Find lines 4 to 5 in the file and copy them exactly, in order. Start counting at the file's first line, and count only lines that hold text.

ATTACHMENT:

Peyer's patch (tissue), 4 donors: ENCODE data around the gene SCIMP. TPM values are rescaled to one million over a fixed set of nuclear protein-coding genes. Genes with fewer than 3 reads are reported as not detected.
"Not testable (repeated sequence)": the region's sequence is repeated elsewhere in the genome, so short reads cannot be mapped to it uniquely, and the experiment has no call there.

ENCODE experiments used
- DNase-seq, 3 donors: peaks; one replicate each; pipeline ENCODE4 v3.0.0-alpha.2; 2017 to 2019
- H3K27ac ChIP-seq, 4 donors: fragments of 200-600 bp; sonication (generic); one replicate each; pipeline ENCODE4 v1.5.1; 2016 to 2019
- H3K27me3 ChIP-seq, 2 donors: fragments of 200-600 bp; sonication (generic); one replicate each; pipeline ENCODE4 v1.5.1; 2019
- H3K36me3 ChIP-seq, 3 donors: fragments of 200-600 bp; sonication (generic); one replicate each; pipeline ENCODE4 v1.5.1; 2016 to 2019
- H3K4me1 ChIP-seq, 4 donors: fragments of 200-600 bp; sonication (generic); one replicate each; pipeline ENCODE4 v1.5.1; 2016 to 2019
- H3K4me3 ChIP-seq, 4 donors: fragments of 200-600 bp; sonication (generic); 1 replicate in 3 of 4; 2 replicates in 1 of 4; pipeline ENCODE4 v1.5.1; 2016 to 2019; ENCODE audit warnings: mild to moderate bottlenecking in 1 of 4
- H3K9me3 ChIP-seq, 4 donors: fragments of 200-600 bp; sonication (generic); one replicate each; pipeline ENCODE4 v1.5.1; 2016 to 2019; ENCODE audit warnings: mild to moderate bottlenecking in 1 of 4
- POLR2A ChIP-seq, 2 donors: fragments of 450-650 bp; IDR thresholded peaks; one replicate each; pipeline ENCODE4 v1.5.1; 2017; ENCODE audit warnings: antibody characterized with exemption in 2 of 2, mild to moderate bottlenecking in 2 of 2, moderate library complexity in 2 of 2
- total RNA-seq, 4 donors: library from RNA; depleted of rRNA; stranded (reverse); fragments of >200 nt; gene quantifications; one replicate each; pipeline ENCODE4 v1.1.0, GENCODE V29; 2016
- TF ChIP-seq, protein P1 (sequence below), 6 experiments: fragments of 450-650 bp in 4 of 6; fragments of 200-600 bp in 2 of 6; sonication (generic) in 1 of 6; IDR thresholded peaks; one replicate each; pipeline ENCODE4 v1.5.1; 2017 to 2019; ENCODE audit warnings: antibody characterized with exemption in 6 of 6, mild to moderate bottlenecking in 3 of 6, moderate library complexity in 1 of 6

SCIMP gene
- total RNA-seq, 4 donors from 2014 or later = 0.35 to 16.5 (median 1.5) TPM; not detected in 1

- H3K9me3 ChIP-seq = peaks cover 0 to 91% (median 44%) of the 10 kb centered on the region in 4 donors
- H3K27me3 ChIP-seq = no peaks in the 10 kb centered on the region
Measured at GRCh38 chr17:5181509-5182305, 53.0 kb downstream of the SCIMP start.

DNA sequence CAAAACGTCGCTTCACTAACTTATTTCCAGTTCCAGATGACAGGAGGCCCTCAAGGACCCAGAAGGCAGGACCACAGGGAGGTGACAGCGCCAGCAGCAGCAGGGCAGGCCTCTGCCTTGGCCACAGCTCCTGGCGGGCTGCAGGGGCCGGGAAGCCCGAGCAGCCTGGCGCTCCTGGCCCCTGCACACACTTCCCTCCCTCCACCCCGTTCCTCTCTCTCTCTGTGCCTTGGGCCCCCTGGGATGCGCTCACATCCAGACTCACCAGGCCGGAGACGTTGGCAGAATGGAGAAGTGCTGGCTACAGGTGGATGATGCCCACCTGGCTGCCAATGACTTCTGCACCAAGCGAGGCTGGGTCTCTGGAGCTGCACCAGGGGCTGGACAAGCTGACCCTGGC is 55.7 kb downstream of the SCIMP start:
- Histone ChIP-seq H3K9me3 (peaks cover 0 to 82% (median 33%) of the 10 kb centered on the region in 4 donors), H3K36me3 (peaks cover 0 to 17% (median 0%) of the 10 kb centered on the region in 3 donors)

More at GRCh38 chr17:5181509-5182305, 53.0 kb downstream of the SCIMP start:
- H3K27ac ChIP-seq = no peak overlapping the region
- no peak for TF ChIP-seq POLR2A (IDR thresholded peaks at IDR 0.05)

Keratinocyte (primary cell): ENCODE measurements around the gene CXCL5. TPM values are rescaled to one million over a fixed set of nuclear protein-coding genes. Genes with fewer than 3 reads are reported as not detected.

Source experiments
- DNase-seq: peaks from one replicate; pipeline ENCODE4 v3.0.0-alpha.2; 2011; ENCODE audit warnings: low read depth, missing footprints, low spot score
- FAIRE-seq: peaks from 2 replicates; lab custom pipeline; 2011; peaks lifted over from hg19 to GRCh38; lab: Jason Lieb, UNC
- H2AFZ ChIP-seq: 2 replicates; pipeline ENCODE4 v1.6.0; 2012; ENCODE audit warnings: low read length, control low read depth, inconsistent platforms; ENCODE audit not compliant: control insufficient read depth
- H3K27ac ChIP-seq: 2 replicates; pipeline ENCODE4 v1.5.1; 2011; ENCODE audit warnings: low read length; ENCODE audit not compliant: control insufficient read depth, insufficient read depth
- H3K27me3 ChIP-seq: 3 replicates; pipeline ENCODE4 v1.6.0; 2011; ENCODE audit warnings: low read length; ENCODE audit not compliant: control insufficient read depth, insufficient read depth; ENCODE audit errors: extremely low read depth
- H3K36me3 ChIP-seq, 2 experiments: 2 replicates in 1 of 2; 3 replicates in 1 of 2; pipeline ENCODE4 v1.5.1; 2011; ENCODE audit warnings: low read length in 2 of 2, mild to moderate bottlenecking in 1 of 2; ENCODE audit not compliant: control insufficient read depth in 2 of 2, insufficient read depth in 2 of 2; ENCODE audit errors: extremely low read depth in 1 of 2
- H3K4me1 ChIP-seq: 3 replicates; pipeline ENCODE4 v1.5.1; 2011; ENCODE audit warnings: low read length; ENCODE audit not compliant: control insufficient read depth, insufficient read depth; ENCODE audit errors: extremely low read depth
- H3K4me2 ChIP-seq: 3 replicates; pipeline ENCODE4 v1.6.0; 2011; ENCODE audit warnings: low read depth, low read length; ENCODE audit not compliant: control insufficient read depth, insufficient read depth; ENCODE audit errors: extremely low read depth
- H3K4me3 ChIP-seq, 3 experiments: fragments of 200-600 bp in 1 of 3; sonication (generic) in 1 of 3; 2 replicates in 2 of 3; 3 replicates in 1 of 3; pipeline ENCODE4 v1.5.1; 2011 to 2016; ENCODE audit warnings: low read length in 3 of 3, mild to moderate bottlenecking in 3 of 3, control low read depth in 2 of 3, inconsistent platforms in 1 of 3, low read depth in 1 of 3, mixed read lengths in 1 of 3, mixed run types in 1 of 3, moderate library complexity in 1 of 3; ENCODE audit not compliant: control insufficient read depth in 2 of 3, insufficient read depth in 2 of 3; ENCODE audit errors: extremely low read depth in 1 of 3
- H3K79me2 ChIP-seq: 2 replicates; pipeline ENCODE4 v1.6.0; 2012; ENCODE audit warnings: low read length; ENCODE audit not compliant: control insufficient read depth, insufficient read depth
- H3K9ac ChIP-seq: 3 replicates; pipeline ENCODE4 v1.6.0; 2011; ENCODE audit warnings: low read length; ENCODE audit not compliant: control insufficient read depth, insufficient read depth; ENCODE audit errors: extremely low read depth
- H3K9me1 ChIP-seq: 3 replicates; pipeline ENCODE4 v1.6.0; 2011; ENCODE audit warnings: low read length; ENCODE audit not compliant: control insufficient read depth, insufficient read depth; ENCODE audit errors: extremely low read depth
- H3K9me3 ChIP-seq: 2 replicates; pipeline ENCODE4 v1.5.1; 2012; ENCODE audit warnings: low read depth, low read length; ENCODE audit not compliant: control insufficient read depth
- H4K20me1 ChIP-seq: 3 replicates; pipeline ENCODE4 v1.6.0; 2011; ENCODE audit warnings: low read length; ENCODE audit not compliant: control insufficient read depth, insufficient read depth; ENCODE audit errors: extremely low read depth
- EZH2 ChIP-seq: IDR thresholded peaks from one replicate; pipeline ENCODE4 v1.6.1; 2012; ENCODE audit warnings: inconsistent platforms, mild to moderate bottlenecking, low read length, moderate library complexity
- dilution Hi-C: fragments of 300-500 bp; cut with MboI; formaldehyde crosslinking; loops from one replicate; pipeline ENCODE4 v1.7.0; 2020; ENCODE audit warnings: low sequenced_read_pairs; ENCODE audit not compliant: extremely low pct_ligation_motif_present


- DNase-seq, 3 donors: peaks; one replicate each; pipeline ENCODE4 v3.0.0-alpha.2; 2017 to 2019
- H3K27ac ChIP-seq, 4 donors: fragments of 200-600 bp; sonication (generic); one replicate each; pipeline ENCODE4 v1.5.1; 2016 to 2019